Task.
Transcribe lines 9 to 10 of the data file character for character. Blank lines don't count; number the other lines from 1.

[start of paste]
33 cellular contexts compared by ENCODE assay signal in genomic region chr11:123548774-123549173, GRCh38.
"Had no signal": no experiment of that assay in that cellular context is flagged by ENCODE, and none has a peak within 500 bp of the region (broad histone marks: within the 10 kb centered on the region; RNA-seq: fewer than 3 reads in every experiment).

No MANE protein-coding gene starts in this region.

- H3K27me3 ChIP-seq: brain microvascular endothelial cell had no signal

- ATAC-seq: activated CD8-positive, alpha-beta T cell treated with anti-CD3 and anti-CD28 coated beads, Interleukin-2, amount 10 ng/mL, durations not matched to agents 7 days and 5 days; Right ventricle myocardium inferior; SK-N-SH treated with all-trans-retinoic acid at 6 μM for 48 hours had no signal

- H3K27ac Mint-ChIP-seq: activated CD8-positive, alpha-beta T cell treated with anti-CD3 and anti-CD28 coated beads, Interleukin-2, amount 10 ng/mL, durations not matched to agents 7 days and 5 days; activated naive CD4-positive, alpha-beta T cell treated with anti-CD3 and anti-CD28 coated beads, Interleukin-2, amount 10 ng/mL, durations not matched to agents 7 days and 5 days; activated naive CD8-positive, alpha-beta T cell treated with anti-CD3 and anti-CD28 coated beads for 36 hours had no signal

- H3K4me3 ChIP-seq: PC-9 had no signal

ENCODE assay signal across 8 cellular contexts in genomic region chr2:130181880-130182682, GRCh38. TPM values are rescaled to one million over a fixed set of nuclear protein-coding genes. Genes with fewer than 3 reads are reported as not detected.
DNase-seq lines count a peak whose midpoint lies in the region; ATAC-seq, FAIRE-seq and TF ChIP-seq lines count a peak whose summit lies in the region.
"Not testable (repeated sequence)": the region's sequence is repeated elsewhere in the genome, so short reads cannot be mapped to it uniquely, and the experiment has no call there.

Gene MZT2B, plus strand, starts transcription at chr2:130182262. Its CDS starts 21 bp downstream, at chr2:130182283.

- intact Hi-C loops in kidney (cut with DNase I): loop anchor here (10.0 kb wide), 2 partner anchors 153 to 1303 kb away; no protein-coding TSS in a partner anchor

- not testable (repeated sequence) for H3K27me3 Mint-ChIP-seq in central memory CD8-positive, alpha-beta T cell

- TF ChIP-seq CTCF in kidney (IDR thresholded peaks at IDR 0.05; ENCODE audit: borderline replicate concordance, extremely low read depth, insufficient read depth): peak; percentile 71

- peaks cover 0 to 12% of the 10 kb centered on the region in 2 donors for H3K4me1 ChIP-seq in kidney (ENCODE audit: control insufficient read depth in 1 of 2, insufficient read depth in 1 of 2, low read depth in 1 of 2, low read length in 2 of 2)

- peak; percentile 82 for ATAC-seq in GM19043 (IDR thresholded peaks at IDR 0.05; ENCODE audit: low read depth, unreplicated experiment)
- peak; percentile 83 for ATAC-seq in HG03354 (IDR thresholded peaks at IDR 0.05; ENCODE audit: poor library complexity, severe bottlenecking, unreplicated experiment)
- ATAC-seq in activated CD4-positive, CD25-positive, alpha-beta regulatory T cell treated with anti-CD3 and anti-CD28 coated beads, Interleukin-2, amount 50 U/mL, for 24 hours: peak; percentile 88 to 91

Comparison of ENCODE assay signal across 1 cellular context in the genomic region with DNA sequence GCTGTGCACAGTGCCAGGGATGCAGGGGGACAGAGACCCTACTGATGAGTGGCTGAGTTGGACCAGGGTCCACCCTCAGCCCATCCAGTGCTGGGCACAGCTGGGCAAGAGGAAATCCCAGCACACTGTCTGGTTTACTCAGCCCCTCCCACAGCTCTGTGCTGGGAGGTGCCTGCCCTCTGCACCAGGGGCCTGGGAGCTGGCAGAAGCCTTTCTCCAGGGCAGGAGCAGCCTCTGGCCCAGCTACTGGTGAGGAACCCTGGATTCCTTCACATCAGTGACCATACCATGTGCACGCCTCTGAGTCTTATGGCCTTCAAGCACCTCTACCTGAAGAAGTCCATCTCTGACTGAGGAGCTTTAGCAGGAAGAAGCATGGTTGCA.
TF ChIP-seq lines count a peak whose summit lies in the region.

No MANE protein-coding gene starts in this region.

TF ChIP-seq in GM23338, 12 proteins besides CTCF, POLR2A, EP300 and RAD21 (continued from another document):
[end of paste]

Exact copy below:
DNase-seq lines count a peak whose midpoint lies in the region; ATAC-seq, FAIRE-seq and TF ChIP-seq lines count a peak whose summit lies in the region.
"Not testable (repeated sequence)": the region's sequence is repeated elsewhere in the genome, so short reads cannot be mapped to it uniquely, and the experiment has no call there.